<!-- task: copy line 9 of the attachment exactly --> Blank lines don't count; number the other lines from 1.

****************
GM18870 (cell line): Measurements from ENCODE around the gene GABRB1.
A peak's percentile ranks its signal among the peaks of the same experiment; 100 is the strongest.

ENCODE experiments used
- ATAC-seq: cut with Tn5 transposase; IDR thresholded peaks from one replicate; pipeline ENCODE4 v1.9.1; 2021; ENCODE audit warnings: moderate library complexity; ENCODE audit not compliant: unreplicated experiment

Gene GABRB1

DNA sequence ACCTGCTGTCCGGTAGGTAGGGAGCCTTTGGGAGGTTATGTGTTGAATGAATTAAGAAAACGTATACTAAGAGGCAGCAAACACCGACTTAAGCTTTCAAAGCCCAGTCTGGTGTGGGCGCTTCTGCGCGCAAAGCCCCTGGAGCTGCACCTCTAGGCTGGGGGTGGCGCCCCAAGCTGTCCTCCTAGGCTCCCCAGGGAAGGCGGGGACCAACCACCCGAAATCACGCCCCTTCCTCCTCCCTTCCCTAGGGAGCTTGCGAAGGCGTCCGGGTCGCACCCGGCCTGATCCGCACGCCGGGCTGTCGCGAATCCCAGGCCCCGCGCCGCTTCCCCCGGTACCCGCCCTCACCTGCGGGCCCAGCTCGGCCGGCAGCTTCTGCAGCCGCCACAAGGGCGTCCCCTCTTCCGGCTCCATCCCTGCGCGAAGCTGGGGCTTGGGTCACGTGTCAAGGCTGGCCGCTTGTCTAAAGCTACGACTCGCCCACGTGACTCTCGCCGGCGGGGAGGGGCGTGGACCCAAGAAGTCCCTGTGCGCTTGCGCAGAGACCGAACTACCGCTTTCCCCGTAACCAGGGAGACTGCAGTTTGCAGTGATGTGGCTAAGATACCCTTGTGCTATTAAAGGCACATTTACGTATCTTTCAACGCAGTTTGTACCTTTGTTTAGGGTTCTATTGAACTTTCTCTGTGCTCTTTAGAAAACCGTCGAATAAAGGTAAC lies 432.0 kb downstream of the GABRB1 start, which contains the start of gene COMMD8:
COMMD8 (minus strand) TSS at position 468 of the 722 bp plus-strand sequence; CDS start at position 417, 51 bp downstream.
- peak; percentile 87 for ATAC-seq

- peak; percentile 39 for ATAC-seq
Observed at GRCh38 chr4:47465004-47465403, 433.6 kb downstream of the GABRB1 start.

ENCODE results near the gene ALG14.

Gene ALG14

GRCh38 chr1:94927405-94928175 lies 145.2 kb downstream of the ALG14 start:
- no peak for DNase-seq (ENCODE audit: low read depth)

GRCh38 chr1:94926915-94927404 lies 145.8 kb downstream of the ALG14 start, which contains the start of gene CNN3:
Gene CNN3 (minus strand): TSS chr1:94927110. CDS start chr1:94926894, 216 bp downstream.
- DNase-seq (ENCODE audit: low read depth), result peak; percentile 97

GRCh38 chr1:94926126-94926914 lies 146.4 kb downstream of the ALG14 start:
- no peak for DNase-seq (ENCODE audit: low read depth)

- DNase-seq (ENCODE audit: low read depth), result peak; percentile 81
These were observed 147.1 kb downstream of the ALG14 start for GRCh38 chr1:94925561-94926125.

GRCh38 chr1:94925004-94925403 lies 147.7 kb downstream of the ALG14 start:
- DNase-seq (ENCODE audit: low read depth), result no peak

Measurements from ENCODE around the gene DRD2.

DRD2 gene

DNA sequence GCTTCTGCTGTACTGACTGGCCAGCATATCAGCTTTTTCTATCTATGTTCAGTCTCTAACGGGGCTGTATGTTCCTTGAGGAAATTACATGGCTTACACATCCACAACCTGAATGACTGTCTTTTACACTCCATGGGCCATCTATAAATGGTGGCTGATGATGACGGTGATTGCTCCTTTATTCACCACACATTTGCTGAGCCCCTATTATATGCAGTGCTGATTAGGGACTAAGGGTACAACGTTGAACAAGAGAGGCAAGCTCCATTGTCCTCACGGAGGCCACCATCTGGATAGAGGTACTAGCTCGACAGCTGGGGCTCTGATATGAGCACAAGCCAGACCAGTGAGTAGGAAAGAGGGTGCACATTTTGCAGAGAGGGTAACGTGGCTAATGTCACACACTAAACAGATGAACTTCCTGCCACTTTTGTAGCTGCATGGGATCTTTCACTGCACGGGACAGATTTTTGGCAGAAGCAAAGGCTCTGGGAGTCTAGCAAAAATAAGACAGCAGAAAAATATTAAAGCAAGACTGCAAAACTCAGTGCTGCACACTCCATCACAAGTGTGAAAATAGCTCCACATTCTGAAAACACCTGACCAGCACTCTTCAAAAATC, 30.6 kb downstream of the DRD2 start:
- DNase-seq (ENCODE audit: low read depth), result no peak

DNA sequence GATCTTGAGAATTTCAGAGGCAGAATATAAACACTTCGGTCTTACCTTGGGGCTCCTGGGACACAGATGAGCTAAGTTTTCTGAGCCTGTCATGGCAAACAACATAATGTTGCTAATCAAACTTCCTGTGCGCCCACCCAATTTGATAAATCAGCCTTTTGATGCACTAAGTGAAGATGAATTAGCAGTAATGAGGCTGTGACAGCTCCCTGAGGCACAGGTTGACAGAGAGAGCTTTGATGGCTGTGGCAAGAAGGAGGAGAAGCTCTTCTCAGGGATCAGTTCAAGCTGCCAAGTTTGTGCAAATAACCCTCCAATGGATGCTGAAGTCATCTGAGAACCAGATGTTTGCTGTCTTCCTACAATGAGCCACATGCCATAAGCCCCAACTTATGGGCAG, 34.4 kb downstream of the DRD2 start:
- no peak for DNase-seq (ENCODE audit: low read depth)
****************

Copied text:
- peak; percentile 39 for ATAC-seq